When John Berrey, then chairman of the Quapaw Nation, and Don Tilton, the tribe’s longtime Arkansas lobbyist, approached him about working for Saracen, Saffa said he was fascinated at the prospect.
“They handled it the right way. Don spoke to the governor about poaching a member of his staff, so the governor knew their interest a few hours before I did,” Saffa said. “I jumped at the opportunity, immediately provided notifications to avoid any conflicts of interest, gave my notice, and within weeks was at work in Pine Bluff. This was early June 2019 and technically speaking, I was Saracen Development’s first employee. At this point, we had nothing more than a small office in downtown Pine Bluff. We didn’t even have a casino license at this point.
“As you have probably noticed, I’m an action junkie, and I can’t imagine doing anything else at this stage of my life. I was honored to play a very small part in Gov. Hutchinson’s many successes and am personally proud that every bill I ever worked for him passed. That being said, as busy as the State Capitol is, for me a slow day at Saracen has many more moving parts than a fast day at the Capitol.”
And things have been busy for Saffa and his Saracen colleagues. Even before the casino proper opened in October 2020, the Saracen casino annex was a hit with its 300 slots. Opened in September 2019, not long after Saffa was hired, the annex pulled in almost $45 million in wagers the month before the official opening.
Phase 1 of the project entails the full 220,000-square-foot casino with an 80,000-square-foot gambling floor; 2,100 slots and 30 gaming tables; a separate poker room; a sportsbook; and seven restaurants including the higher-end Red Oak Steakhouse. Phase 2, under construction and still on track for a late 2021 opening, Saffa says, will include a 300-room hotel with more restaurants, a conference center, lounges, a spa as well as a museum and cultural center.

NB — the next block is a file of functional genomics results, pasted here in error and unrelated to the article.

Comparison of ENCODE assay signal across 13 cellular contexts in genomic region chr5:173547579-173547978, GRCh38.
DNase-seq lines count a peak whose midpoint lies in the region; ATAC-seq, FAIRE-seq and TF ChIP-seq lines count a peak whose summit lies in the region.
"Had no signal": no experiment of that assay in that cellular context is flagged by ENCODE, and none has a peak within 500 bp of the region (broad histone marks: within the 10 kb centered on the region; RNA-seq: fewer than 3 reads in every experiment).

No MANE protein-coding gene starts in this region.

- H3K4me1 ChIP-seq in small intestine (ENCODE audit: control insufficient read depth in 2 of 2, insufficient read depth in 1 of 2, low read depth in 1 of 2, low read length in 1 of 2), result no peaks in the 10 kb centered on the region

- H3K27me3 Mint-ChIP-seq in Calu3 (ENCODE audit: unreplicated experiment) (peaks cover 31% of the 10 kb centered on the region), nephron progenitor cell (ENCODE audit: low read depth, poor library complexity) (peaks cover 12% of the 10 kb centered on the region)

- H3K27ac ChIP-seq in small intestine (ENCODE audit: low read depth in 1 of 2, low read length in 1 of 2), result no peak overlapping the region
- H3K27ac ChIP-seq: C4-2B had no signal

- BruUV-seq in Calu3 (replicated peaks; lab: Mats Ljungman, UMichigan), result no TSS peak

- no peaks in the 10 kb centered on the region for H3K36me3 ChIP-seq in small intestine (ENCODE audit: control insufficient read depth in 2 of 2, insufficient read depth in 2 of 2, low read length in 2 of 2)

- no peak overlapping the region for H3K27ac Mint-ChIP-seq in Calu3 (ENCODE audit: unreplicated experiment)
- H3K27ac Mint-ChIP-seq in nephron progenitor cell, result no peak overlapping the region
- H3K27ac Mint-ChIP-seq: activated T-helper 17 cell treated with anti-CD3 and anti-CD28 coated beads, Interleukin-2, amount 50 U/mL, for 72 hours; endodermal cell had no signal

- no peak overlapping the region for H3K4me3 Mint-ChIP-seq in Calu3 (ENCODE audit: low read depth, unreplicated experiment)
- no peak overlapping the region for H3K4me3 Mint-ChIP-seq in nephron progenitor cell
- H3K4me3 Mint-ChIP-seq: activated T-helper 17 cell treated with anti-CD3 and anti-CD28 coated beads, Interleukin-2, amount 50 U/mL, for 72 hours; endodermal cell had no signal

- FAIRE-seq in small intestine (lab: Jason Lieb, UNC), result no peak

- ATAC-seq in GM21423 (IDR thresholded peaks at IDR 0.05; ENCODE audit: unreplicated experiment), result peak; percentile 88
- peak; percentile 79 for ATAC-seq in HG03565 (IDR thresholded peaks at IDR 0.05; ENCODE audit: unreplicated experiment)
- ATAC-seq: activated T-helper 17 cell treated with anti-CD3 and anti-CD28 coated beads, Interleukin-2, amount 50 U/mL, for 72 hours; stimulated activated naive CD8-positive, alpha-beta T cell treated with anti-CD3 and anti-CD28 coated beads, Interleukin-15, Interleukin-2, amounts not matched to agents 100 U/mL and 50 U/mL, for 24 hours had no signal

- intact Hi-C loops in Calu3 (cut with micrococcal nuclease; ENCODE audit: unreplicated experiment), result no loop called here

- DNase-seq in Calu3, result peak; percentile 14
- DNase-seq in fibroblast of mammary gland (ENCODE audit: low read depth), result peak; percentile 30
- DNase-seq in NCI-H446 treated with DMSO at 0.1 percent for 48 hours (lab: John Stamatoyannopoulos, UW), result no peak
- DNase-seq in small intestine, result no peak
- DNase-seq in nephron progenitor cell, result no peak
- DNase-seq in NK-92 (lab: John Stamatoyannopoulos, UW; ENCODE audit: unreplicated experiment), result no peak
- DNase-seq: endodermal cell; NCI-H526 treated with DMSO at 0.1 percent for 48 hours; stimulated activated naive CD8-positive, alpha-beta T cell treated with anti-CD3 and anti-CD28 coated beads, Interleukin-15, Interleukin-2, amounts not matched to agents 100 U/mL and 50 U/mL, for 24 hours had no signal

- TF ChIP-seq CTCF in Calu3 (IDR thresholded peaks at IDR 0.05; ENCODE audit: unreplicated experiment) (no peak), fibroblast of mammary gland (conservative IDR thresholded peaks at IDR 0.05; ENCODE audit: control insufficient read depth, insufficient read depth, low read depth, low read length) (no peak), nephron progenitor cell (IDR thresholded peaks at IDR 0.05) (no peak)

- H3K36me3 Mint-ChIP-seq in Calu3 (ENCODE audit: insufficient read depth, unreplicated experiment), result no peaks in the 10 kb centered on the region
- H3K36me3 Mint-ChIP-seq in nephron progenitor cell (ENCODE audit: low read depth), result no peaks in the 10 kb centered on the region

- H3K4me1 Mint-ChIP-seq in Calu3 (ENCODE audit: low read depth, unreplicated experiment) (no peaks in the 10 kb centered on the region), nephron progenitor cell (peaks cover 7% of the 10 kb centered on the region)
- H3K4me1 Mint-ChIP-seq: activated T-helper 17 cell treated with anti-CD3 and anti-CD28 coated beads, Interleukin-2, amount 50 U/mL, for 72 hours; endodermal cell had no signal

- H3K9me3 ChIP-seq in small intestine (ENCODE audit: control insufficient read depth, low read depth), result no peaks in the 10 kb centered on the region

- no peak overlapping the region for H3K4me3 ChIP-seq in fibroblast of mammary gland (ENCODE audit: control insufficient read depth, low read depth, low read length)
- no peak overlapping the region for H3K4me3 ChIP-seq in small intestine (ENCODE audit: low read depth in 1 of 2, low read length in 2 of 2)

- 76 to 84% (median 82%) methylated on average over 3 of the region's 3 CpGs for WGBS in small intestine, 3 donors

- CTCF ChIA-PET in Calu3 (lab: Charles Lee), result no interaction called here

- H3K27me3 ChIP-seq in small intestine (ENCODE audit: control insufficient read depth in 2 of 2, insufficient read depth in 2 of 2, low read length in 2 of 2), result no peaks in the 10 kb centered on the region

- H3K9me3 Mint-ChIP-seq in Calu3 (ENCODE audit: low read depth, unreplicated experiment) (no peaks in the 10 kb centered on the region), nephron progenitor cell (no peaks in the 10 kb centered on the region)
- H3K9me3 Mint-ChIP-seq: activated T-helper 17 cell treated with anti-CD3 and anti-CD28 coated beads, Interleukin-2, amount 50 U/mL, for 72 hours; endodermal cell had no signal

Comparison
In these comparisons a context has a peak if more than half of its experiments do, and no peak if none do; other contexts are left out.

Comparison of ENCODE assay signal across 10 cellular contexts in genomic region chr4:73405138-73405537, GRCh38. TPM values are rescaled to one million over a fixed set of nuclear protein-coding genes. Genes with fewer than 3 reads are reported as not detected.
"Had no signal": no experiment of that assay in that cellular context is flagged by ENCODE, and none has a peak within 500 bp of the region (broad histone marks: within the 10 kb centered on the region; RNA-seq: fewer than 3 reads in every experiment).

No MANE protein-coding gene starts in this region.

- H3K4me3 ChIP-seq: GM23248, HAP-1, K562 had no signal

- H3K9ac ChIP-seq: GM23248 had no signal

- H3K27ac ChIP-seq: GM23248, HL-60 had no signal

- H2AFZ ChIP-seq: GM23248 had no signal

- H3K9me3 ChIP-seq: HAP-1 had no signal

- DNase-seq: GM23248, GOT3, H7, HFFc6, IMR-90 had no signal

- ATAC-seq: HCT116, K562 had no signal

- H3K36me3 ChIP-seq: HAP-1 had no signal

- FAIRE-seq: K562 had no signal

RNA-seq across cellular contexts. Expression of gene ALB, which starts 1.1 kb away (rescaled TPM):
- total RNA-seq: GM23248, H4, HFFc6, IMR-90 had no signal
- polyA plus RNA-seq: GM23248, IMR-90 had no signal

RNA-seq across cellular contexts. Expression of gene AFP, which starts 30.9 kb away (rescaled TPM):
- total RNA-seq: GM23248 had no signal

Despite launching as a pandemic raged, Saracen still enjoyed a big opening run. It pulled in $40 million in wagers for the 11 days the full casino was open in October, according to state figures. And that total rises to more than $84 million when accounting for the annex. For just those first 11 days, Saracen paid out almost $79 million in winnings and almost $810,000 in taxes.
“Opening day was huge, but there is no doubt that without COVID, it would have been much bigger,” Saffa said. “Our opening day was our biggest day for several months, but then came April. We reset our best day several times in April alone and have continued to raise that bar since.”
Just getting to opening day was its own challenge, he said.
“Building this place required a monumental effort and an incredible amount of material. Getting everything needed shipped to Arkansas in the midst of a world-wide pandemic was every bit of the supply-chain struggle you could imagine. Even today, we face challenges with disruptions from vendors, ranging from certain types of alcohol to booth manufacturers, in order to finish out some of our restaurant spaces.”